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Programming

  • Teacher(s):   S.Scheidegger  
  • Course given in: English
  • ECTS Credits: 6 credits
  • Schedule: Spring Semester 2019-2020, 4.0h. course (weekly average)
  •  sessions
  • site web du cours course website
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[warning] This course syllabus is currently edited by the professor in charge. Please come back in a few days. --- For your information only, here is the old syllabus :

Objectives

This is a fast-paced introductory course to the Python and C++ programming languages. Moreover, it will cover topics from parallel computing, high-performance computing, and cloud computing.


The course is intended for those with a relatively little programming background, though prior programming experience will make it easier, and those with previous experience will still learn specific constructs and concepts.

By the end of this course, you should be able to:

a) Understand and use the basic programming constructs of Python and C++.

b) Manipulate various data types, such as arrays, strings, and pointers).

c) Isolate and fix common errors in Python/C++ programs.

d) Use memory appropriately, including proper allocation/deallocation procedures.

e) Apply object-oriented approaches to software problems in Python and C++.

f) Write small-scale Python C++ programs using the above skills.

g) Understand algorithmic complexity.h) Understand how to accelerate software by means of parallel computation.

h) Deploy software on cloud infrastructure.

In summary, the goal of this course is to provide students with the skills and confidence in computational problem-solving.

Contents

- Basic Programming concepts in Python and C++.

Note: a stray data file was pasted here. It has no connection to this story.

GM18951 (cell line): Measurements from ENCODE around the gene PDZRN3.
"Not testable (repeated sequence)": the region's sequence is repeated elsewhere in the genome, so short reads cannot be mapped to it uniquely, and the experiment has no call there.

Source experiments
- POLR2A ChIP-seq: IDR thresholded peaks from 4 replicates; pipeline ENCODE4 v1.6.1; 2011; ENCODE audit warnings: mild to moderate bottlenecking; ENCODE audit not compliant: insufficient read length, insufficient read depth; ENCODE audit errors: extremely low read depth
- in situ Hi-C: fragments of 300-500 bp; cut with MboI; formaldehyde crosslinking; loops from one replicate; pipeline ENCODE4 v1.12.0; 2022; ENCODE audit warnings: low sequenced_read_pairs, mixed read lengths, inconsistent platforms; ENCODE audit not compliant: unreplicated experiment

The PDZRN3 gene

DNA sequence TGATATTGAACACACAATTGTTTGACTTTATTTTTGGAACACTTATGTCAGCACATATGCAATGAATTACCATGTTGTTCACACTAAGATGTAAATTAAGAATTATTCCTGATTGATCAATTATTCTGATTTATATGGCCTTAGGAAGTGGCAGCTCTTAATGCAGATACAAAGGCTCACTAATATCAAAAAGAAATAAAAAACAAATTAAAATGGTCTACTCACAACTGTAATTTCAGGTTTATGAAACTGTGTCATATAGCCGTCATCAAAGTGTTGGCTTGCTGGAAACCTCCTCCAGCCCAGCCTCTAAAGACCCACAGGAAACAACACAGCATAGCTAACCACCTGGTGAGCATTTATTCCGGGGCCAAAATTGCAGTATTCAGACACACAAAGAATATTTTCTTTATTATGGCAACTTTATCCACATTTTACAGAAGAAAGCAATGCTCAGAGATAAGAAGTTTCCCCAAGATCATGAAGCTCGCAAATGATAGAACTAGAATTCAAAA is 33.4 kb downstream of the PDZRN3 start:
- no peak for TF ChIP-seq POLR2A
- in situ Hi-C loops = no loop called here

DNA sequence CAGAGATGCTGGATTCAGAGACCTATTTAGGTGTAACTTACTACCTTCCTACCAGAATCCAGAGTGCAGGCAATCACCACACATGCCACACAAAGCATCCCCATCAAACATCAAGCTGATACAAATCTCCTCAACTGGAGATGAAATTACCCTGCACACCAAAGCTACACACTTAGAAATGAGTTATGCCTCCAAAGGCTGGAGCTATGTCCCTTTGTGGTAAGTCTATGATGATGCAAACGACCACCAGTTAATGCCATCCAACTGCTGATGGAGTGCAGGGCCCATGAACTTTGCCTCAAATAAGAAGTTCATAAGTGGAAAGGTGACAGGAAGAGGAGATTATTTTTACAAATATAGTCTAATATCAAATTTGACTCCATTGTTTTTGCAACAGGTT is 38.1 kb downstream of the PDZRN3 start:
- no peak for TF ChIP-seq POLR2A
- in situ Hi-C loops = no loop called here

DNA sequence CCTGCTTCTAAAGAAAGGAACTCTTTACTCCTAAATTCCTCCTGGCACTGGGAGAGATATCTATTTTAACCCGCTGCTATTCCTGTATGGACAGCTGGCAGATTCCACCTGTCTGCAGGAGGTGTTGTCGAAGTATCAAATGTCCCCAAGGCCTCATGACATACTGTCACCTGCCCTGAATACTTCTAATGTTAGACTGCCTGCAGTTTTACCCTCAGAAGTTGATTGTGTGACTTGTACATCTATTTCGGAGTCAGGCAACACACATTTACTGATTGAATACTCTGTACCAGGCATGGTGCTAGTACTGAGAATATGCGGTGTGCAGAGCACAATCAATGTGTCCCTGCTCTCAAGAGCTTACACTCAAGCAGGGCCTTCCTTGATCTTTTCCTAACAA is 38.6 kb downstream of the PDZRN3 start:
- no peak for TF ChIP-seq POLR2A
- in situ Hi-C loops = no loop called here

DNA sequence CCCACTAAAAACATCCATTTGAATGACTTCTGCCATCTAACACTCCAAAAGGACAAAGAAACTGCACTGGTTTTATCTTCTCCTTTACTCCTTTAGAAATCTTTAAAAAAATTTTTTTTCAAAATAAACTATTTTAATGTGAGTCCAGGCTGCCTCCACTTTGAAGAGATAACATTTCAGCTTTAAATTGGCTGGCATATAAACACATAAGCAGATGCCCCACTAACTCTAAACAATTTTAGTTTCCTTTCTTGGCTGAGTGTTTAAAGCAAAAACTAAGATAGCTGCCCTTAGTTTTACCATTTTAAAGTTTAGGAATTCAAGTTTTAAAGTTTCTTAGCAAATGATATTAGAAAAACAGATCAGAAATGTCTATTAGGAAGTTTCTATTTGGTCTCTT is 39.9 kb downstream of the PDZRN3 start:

- Differences of interpreted versus compiled languages.

- Recursions, List, dictionaries.

- Program control flow, exception handling, software debugging.

- Software management and unit testing.

- Variables, scopes, functions, argument passing, structures, file I/O.

- Object-oriented programming, classes, inheritance, polymorphism.

- multithreading, multiprocessing, semaphores, locks, inter-process communication, pipes.

- Performance, Virtualization.

- MPI, OpenMP, Cuda, OpenACC

- Libraries for scientific computing

References

John V. Guttag, Introduction to Computation and Programming Using Python, Revised And Expanded Edition, https://mitpress.mit.edu/books/introduction-computation-and-programming-using-python-revised-and-expanded-edition

Hans Petter Langtangen, A Primer on Scientific Programming with Python, https://www.springer.com/us/book/9783662498866

Bjarne Stroustrup, Programming: Principles and Practice Using C++, http://www.stroustrup.com/programming.html

Stephen Prata, C++ Primer Plus, https://www.amazon.com/Primer-Plus-6th-Developers-Library/dp/0321776402

Pre-requisites

No strict pre-requirement is necessary apart from a personal interest in computing and the basic knowledge of mathematics delivered in the bachelor programme. Students are encouraged to have a strong interest in computationally solve complex problems.

The course will consist of both lectures, software tutorials, and exercises. For the tutorials and exercises, you will need to bring a laptop computer to each class. If you do not have a laptop computer, you can still follow the class but please contact the professor to help you find a solution for effective participation in the practical hands-on exercises.

Evaluation


 

First attempt


 
Exam:
Without exam (cf. terms)  
Evaluation:

There will be four graded problem sets (counting each 15% of the final grade) and a term paper of 10 pages length (counting 40% of the final grade).

We will award the grades based on whether problem set grades are generally on par with the class average and whether the final project demonstrates an understanding of the material. There will be no exams.


 

Retake


 
Exam:
Without exam (cf. terms)  
Evaluation:

There will be four graded problem sets (counting each 15% of the final grade) and a term paper of 10 pages length (counting 40% of the final grade).

We will award the grades based on whether problem set grades are generally on par with the class average and whether the final project demonstrates an understanding of the material. There will be no exams.



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